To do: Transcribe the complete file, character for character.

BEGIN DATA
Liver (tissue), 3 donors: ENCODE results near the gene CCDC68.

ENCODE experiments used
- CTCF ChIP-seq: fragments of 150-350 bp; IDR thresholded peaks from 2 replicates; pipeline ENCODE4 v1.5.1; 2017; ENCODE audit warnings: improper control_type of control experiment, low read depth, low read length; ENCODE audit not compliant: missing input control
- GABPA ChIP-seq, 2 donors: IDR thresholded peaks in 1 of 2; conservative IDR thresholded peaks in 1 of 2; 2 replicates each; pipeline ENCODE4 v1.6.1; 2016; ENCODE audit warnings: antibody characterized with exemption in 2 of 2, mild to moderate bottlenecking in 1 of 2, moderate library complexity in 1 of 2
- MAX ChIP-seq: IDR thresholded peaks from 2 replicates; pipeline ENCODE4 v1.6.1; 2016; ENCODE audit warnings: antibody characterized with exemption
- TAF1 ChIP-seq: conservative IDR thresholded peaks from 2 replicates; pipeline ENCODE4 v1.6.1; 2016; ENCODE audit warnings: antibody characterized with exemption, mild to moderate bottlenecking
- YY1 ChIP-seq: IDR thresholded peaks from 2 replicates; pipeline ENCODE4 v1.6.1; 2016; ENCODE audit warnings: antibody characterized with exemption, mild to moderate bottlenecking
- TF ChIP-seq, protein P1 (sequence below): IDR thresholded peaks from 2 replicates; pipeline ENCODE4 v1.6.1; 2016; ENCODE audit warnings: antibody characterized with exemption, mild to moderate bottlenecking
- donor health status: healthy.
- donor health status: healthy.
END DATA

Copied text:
Liver (tissue), 3 donors: ENCODE results near the gene CCDC68.

ENCODE experiments used
- CTCF ChIP-seq: fragments of 150-350 bp; IDR thresholded peaks from 2 replicates; pipeline ENCODE4 v1.5.1; 2017; ENCODE audit warnings: improper control_type of control experiment, low read depth, low read length; ENCODE audit not compliant: missing input control
- GABPA ChIP-seq, 2 donors: IDR thresholded peaks in 1 of 2; conservative IDR thresholded peaks in 1 of 2; 2 replicates each; pipeline ENCODE4 v1.6.1; 2016; ENCODE audit warnings: antibody characterized with exemption in 2 of 2, mild to moderate bottlenecking in 1 of 2, moderate library complexity in 1 of 2
- MAX ChIP-seq: IDR thresholded peaks from 2 replicates; pipeline ENCODE4 v1.6.1; 2016; ENCODE audit warnings: antibody characterized with exemption
- TAF1 ChIP-seq: conservative IDR thresholded peaks from 2 replicates; pipeline ENCODE4 v1.6.1; 2016; ENCODE audit warnings: antibody characterized with exemption, mild to moderate bottlenecking
- YY1 ChIP-seq: IDR thresholded peaks from 2 replicates; pipeline ENCODE4 v1.6.1; 2016; ENCODE audit warnings: antibody characterized with exemption, mild to moderate bottlenecking
- TF ChIP-seq, protein P1 (sequence below): IDR thresholded peaks from 2 replicates; pipeline ENCODE4 v1.6.1; 2016; ENCODE audit warnings: antibody characterized with exemption, mild to moderate bottlenecking
- donor health status: healthy.
- donor health status: healthy.